By Fr. Don Braukmann / Retired Priest of the Diocese of Crookston
A kindergarten student at St. Philip’s here in Bemidji was walking through the narthex with her mom. The little girl stopped, looked in the church at the life size crucifix over the altar, and her body slumped. She said, “He’s still dead?”
Sadly, in too many situations and for far too many people, it appears to the naked eye, Christ is dead.
The actions of the New York and Virginia legislatures and governors (which I wrote about two issues ago) and their decision that children born alive after an abortion may be left to die is the most horrific sign that Christ, indeed, may still be dead. That is, to the naked eye.
A nominee for the United States District Court in Nebraska, a Knight of Columbus, came under attack from Senator Kamala Harris of California for his membership in the charity. She asked the nominee “Were you aware that the Knights of Columbus opposed a woman’s right to choose when you joined the organization?” She added that the Knights were an “all-male society” therefore disqualifying the man from consideration for the court.
The attempts being made to silence people of faith makes it appear that Christ may still be dead … that is, to the naked eye.
Our President confuses pro-lifers when he regularly denigrates women, saying about a female Republican candidate for president on national television as our children watched: “Look at that face! Would anyone vote for that? Can you imagine that, the face of our next president I mean, she’s a woman, and I’m not suppose to say bad things, but really, folks, come on. Are we serious?” Hope that a leader would have respect for basic human dignity is snuffed out and it can seem Christ is still dead … that is, to the naked eye.
The “Second International Congress on Love and Sex with Robots” was recently held in London. No joke. “Sexbots” are the new rage as producers claim they are lowering disease and helping avoid broken hearts and homes. Need anything more be said? Could it be that Christ has indeed died and not burst through the walls of the tomb? That may be, to the naked eye.
The list of the devil’s outrageous attempts to lure us into his clutches as individuals, as a community, as a nation and as members of humanity go on and on. To the naked eye, Christ is no doubt dead. Evil seems to have stained itself onto every corner of our lives.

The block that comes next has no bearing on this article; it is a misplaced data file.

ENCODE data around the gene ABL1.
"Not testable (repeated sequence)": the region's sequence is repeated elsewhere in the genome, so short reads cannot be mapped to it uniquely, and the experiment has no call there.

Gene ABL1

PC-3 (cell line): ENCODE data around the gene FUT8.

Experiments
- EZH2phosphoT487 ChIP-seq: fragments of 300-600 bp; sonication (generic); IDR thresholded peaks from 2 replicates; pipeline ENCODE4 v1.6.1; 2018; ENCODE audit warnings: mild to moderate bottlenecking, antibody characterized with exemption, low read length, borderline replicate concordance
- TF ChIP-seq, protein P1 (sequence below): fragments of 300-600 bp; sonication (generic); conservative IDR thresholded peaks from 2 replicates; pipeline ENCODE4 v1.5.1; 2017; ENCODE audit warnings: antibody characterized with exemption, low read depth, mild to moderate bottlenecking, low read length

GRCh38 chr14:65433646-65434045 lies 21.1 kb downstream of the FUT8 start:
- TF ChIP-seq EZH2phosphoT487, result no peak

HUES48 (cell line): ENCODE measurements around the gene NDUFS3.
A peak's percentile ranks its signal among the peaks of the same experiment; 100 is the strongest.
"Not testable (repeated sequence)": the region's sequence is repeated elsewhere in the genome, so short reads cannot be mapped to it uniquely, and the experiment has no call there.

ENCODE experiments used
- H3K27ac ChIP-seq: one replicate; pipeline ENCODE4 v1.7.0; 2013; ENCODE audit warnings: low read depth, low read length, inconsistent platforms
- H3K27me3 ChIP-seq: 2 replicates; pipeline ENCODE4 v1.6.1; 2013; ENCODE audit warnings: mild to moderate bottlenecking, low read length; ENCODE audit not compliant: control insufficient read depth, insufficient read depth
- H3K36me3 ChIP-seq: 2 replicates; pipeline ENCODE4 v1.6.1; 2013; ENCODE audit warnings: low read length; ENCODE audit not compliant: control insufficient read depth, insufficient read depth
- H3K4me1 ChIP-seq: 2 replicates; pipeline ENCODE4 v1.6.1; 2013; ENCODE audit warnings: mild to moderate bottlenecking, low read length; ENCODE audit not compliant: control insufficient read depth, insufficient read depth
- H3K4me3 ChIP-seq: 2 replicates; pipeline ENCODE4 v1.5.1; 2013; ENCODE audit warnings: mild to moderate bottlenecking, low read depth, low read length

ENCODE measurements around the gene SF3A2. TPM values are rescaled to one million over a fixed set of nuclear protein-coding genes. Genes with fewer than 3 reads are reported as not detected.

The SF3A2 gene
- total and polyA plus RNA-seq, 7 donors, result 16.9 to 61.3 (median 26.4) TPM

But wait a minute … there is more to the story!
Starting at Thanksgiving I could sit in my recliner at the assisted living center here in Bemidji and see Christmas lights glowing in the trees from dusk to dawn. And as too many people chucked their trees onto the boulevard or trash heap the day after Christmas, those lights burned from dusk till dawn all the way to March! The same was true at the hospital just down the street. It was beautiful, and it lifted hearts during this difficult, dark winter.
Those lights, night after night, assured me all is well. In the end, all is well.
A 90-year-old woman named Sally, living in Mahnomen, year after year left her Christmas tree up from Thanksgiving to Groundhog Day! To most people (including me!), that was odd. Today, reflecting on how pitch black the world can seem, I realize how wise that gentle, holy woman was and is. She knew our world was in short supply of joy, hope and peace. In her house, as those who love her know, that is what you got!
The little girl who saw Christ was still dead on the cross walked out of that church hand in hand with her mom. She was loved, and she knew it! In time, she will see how the love of her mother is a mere reflection of God’s inescapable, passionate love for us all.
In time, as she is surrounded by others who gather in that same church around that same cross week after week, she will see Christ is alive in the bread and wine consecrated on the altar of sacrifice and in the people (sinners and saints) who humbly stumble to the altar with her.
Through him, with him and in him, that little girl will, like Sally and those who refused to pull the plug on the trees where I live, proclaim to a darkened world: the wood of Eden has become the wood of the manger; and the wood of the manger has become the wood of the cross; and the wood of the cross has become the wood of the altar where death is defeated once and for all.
We get through the darkness of winter by remembering the first beautiful rays of spring.